How to Identify the Most Accurate Interior Construction Budget
By Mindi Zissman on March 25, 2015
Five Insider Tips to Avoid Surprises and Improve Comparisons
When planning an interior build-out or renovation, landlords, brokers and tenants all want the same thing from their contractors: an accurate construction budget. And they deserve it. Establishing realistic client expectations requires coordination across disciplines, careful calculation and, most of all, attention to detail.
Meeting tenant improvement allowances, accounting for labor price fluctuations, and sourcing more economical material alternatives are among the many variables that comprise the construction budgeting process. But how is a client supposed to know which budgets are accurate, which are too high and which are too low?
“The devil is in the details,” said Rick DuPraw, senior vice president, Leopardo Companies, Inc., a Chicago-based contractor that completes 300 interior projects annually. “That’s really the transparency of the process. Budgets need to account for everything — light fixtures, sinks, square feet of ceilings, linear feet of walls, square yards of carpet. It’s imperative that everything is itemized and quantified.”
The first step in gathering the specifics is a lengthy project team meeting. Sitting down together, the owner, architect, engineer and construction manager lay out each of their programming needs and wants. This early involvement, or Integrated Project Delivery, is a process that leverages the collaboration of all team members with the goal of optimizing the building’s value and maximizing its efficiencies.
“After this initial meeting, I’ll integrate the requirements of each team member into the budget, noting any critical subcontractors, and begin drafting the budget, line item by line item, so the architect and client can see where all costs are coming from,” said Andy Reinhard, estimator, Leopardo Companies. “In the initial budget, I’ll propose material and fixture alternatives if it helps align expectations with the budget.”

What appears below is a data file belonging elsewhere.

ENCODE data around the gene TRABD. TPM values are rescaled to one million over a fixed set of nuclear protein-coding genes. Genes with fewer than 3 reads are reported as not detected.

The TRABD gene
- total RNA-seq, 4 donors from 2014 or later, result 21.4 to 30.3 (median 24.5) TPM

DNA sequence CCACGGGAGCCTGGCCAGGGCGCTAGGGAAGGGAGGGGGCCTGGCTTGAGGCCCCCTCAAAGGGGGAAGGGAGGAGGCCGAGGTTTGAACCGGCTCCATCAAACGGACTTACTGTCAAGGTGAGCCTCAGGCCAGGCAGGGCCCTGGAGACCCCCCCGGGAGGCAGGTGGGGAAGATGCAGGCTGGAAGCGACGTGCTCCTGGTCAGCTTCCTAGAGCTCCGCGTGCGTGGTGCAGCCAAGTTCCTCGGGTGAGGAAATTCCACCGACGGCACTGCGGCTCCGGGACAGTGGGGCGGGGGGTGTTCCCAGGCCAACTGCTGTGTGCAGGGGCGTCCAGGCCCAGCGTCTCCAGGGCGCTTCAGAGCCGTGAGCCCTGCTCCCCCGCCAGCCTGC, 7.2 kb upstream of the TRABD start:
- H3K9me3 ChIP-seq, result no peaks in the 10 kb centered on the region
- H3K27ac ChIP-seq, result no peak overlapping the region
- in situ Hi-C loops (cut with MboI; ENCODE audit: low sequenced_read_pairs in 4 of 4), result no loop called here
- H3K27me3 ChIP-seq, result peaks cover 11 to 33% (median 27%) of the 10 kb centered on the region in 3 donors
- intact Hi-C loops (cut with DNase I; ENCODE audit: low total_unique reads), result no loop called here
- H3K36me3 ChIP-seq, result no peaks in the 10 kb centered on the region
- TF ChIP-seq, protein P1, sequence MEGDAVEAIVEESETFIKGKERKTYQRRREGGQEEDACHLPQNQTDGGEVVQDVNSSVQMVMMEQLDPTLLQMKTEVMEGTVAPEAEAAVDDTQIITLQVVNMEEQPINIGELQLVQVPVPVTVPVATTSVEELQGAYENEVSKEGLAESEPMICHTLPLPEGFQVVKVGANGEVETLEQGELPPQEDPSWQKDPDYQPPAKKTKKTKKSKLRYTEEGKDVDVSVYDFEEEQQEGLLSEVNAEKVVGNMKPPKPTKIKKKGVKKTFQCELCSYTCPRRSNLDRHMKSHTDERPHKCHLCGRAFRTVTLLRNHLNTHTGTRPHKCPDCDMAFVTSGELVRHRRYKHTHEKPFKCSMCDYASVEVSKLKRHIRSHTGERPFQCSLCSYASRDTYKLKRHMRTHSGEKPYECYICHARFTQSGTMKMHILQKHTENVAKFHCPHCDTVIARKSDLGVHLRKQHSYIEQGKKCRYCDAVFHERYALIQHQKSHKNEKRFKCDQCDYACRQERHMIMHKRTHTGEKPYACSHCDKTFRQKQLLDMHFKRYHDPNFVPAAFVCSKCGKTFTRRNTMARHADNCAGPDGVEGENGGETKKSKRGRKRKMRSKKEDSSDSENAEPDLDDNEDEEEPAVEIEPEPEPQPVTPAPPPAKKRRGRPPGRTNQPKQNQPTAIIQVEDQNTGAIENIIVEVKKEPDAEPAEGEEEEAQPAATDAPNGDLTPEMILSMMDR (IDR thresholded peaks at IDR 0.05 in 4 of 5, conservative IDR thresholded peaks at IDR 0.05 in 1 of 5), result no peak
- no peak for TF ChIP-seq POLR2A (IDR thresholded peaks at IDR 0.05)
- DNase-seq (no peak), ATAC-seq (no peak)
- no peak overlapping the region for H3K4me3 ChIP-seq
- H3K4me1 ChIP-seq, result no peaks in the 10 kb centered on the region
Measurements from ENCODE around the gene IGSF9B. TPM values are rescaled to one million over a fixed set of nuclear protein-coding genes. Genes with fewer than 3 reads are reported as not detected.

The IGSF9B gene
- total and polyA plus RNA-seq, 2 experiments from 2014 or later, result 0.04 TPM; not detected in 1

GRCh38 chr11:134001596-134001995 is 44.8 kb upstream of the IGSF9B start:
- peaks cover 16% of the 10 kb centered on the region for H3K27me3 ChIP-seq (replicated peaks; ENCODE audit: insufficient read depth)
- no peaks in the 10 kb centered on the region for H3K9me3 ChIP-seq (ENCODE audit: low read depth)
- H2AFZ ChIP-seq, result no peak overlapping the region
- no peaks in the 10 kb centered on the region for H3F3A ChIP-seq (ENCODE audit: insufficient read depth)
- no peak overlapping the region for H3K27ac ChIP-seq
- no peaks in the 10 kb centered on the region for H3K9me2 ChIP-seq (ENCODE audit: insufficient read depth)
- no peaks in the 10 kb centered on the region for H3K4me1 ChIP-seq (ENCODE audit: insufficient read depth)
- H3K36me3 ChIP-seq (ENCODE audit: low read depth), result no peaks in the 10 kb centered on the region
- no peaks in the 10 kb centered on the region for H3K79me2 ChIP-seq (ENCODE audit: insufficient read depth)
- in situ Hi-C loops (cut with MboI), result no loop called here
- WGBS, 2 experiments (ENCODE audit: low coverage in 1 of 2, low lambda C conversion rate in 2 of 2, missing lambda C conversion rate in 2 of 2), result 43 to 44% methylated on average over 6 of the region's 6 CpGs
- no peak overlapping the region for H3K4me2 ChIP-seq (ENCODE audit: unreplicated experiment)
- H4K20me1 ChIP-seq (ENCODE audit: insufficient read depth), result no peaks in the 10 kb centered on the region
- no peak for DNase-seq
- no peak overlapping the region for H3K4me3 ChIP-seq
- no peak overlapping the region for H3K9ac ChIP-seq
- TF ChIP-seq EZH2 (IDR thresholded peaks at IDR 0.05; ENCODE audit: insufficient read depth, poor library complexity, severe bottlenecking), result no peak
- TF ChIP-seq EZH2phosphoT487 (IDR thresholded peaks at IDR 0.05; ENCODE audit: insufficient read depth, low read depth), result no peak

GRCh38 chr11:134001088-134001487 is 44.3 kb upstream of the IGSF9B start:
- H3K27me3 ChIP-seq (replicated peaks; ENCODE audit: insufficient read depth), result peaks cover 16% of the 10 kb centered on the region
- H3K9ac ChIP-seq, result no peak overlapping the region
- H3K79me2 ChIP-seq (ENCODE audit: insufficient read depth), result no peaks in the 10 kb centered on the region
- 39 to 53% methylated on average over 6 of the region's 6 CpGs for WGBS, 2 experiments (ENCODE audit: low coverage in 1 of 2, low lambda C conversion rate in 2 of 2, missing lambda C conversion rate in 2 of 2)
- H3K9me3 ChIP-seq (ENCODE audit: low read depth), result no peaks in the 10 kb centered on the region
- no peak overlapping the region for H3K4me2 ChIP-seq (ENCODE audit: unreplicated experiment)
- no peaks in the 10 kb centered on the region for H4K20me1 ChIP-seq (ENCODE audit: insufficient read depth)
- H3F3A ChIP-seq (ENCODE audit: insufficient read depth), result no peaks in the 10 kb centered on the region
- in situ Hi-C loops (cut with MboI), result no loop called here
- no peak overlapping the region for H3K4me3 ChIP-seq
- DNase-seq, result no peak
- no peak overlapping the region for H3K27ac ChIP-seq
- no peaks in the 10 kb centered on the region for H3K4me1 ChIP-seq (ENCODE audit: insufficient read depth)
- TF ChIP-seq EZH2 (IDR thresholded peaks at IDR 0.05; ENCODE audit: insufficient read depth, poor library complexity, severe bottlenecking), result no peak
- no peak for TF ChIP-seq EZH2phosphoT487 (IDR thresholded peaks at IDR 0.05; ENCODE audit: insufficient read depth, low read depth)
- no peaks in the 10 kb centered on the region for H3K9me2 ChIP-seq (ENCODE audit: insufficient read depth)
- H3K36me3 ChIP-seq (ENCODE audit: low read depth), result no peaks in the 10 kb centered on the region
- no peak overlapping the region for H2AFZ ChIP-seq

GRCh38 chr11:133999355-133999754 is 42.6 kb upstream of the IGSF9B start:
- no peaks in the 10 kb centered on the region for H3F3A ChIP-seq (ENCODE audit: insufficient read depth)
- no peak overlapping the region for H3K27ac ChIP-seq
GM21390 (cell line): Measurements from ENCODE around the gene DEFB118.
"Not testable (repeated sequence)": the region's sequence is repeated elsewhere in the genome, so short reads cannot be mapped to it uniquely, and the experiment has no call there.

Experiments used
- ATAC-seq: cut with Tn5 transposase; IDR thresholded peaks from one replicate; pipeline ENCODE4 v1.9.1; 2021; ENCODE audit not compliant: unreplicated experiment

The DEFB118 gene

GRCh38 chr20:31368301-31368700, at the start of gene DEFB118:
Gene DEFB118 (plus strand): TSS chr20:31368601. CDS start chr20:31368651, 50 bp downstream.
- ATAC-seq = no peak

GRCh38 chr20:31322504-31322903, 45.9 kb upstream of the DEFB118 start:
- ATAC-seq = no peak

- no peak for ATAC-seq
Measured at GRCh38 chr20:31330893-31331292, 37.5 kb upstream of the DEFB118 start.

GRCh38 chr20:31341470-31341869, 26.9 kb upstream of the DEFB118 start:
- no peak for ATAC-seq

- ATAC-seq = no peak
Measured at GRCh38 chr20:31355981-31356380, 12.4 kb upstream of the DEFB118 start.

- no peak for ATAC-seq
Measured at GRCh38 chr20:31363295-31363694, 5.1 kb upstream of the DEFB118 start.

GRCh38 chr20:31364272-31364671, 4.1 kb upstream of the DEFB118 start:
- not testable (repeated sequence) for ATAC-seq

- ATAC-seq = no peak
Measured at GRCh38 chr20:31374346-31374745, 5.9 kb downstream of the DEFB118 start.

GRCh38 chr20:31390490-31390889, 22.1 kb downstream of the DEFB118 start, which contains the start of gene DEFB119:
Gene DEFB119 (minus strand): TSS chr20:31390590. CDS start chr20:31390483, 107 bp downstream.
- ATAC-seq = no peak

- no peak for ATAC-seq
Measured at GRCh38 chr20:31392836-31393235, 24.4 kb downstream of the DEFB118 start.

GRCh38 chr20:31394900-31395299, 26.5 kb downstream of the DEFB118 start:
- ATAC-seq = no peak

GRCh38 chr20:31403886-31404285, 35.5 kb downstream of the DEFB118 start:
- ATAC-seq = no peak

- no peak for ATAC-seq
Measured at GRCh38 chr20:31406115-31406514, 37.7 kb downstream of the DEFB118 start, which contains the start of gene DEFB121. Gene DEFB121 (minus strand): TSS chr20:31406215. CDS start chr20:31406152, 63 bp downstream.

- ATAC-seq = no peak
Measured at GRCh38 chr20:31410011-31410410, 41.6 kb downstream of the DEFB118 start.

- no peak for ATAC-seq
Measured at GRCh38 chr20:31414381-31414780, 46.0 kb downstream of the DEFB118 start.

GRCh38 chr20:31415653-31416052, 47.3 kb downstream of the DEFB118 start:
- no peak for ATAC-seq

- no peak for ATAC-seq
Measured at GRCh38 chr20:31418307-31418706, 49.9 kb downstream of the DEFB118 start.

For example, light fixtures vary greatly in price, but contractors can present lower-cost options that look the same and deliver similar results. Or, in the case of finishes, carpet can look and perform similar for fewer dollars per yard. Commodity pricing plays a key role here as well, as accurate interior budgets rely heavily on material and labor costs, which can be volatile. Since final prices are impossible to forecast with pinpoint accuracy and budgets are often issued months before a project commences, material unit pricing must be updated multiple times a year with the goal of creating accurate budgets.
Next, sophisticated construction-estimating software is used by Leopardo to quantify everything that is seen and unseen in an interior build out or renovation. Using the information from the initial meeting, a multi-layer plan is created to highlight the individual and comprehensive requirements of owner, architect, builder and consultants. The plan includes item descriptions, quantities, unit pricing and any assumptions to show exactly how the budget was reached and answer virtually every question that arises. Some contractors, like Leopardo, provide clients with live estimating functionality, or the ability to make real-time what-if scenarios to demonstrate cost-saving design and construction approaches on the spot.
“This level of detail and interactivity has sharpened our budgets to consistently fall within 5% of the right number, based on the project program and client requirements,” said Daniel Ulbricht, vice president, Leopardo Companies. “Plus, because the output of our budgets is in real time, we can sit down with the architect and owner to tweak it live, making sure it meets all financial expectations before the meeting adjourns. Everyone leaves the meeting with an increased level of confidence.”